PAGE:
many astonishingly generous people in the world who very little money
themselves. They give not from the excess, but from their
want. They go without so that others can have a little more.
God will surely reward them, far more handsomely than the will the rest
of us who donate only what is left over after we've satisfied our own
My point here is simple. The acquisition
of wealth doesn't automatically degrade a person's holiness. It can in
fact do exactly the opposite. As Michael Novak says, "It's exactly
because people have bread that they realize you can't live by bread
Acquiring wealth can be a very disillusioning
experience. When I first graduated from college, I worked in the
Silicon Valley, where very young men and women all around me were
becoming rich almost overnight thanks to generous salary and stock
option plans. I have rarely seen such a spiritually hungry group
of people. They discovered early on that money doesn't
satisfy the deeper longings of the human soul. Some turned to
religion. Others just dug in deeper, figuring the next million
might satisfy where the previous millions had failed.
all of those saints who lived lives of extreme poverty? Many of
them--Sts. Teresa of Avila and Francis of Assisi among them--actually
renounced significant wealth to embrace that poverty. They
realized clearly the truth that the rest of us are inclined to
Wealth will never satisfy the deepest desires of our
hearts. The "God-shaped hole" at the center our lives is meant to
be filled with Him. If we try to fill it with twenties and fifties
and stocks and bonds--or the pursuit thereof--we'll just clog it up
and keep Him out.
All of us--rich, poor and in-between--need to
figure that out.
This article originally appeared on RealLove.net
on December 10, 2006.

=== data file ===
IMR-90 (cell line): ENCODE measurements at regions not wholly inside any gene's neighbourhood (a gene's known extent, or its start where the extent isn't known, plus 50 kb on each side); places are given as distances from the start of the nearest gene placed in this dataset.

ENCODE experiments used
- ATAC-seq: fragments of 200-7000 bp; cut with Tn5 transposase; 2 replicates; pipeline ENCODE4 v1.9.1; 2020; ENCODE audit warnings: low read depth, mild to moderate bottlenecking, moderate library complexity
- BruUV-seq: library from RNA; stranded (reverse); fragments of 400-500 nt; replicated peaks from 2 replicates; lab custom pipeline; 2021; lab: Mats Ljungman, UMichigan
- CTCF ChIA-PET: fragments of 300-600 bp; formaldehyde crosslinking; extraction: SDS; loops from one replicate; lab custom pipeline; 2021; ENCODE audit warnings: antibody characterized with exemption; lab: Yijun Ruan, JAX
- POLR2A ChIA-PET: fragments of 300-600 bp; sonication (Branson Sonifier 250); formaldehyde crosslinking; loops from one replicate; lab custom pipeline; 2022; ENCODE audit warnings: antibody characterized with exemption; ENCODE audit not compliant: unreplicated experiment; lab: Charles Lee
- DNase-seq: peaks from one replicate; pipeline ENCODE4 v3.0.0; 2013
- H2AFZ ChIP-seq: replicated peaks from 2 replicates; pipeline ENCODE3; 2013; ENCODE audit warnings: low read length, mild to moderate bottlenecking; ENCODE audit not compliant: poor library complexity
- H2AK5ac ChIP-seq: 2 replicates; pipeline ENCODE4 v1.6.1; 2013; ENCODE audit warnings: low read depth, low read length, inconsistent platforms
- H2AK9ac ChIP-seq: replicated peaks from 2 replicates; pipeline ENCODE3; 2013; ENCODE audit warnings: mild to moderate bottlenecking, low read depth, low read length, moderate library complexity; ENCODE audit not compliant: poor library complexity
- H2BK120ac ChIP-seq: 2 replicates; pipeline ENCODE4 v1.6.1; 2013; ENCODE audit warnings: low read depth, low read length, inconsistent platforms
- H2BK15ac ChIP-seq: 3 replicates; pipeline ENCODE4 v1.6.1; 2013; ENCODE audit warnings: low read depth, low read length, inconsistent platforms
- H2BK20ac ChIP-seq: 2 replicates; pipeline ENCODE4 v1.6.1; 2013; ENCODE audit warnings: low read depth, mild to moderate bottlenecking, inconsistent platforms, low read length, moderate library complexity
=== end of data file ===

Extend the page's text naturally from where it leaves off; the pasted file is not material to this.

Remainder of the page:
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Mary Beth Bonacci is internationally known for her talks
and writings about love, chastity, and sexuality. Since 1986 she has spoken
to tens of thousands of young people, including 75,000 people in 1993 at
World Youth Day in Denver, Colorado. She appears frequently on radio and
television programs, including several appearances on MTV.
Mary Beth has written two books, We're
on a Mission from God and Real
Love, and also writes a regular, syndicated column for various publications.
She has developed numerous videos, including her brand-newest video series,
also entitled Real Love. Her video Sex
and Love: What's a Teenager to Do? was awarded the 1996 Crown Award
for Best Youth Curriculum.
Mary Beth holds a bachelor's degree in Organizational Communication from
the University of San Francisco, and a master's degree in Theology of Marriage
and Family from the John Paul II Institute at Lateran University. She was
also awarded an honorary doctorate in Communications from the Franciscan
University of Steubenville, and is listed in Outstanding Young Women
of America for 1997. Her apostolate, Real
Love Incorporated is dedicated to presenting the truth about the Church's
teaching about sexuality, chastity, and marriage.